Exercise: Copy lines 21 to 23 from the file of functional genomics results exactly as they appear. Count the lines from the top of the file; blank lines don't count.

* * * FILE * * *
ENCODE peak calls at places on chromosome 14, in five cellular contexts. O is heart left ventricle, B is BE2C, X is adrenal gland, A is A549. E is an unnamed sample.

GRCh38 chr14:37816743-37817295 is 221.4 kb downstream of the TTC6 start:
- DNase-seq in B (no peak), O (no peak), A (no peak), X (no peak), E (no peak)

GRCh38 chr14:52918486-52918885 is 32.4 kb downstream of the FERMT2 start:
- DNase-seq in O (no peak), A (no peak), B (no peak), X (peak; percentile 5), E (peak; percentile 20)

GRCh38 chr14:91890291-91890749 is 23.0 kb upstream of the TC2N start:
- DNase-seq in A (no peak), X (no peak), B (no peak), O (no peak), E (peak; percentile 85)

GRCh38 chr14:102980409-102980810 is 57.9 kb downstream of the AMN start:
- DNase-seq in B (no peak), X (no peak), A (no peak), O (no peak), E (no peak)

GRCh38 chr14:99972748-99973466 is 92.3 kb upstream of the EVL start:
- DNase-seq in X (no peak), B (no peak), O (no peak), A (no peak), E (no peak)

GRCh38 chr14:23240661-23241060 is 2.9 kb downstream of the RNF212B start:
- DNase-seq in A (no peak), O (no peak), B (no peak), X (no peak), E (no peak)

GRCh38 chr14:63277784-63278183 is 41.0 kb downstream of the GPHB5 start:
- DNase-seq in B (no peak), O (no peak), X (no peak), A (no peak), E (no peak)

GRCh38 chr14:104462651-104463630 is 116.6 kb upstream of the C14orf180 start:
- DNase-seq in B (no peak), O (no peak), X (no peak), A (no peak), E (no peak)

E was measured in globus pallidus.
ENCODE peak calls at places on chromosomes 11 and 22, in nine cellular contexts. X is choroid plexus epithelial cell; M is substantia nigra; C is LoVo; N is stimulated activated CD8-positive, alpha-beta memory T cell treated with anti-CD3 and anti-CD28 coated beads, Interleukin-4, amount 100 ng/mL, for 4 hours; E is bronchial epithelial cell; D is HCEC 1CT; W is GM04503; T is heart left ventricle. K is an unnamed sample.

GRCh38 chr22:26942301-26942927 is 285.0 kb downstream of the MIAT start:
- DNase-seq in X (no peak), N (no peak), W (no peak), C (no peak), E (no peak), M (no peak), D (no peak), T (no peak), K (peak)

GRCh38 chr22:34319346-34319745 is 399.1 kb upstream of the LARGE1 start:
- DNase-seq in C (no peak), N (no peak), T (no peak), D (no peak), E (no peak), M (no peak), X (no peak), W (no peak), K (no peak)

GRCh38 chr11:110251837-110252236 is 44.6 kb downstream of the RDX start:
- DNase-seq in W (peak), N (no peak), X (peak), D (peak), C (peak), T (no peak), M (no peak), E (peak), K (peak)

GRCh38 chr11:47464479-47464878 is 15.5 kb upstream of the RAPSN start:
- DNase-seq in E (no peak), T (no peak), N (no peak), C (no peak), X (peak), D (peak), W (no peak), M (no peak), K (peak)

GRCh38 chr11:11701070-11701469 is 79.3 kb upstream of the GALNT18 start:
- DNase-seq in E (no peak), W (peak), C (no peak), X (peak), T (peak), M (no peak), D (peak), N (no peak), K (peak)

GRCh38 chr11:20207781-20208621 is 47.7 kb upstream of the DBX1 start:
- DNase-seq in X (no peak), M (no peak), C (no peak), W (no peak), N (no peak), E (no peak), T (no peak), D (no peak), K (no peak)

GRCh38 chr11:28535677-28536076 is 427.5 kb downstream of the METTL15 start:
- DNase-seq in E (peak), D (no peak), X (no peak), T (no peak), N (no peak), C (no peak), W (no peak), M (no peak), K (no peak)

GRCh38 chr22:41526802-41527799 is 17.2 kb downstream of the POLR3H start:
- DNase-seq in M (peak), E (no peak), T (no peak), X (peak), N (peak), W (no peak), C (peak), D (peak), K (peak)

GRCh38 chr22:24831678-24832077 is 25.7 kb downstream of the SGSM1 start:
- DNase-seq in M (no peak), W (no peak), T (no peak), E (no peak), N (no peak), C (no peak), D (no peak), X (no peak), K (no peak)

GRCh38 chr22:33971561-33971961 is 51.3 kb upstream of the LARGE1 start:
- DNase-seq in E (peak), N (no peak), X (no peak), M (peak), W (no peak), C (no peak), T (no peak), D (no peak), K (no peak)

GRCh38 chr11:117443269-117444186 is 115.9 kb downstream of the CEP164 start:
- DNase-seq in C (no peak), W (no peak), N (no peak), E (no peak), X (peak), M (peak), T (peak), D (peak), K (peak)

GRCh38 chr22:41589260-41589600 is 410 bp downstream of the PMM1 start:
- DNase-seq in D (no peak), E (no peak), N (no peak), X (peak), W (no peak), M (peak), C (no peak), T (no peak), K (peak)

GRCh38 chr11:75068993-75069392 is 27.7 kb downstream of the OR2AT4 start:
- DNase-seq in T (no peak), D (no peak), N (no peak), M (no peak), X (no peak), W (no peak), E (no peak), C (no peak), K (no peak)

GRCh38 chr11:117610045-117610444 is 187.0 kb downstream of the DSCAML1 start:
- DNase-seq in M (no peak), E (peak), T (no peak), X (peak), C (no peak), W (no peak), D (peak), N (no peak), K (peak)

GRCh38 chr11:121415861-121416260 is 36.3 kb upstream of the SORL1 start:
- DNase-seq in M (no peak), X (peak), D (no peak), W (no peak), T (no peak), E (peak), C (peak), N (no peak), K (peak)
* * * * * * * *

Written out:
- DNase-seq in X (no peak), N (no peak), W (no peak), C (no peak), E (no peak), M (no peak), D (no peak), T (no peak), K (peak)

GRCh38 chr22:34319346-34319745 is 399.1 kb upstream of the LARGE1 start:
- DNase-seq in C (no peak), N (no peak), T (no peak), D (no peak), E (no peak), M (no peak), X (no peak), W (no peak), K (no peak)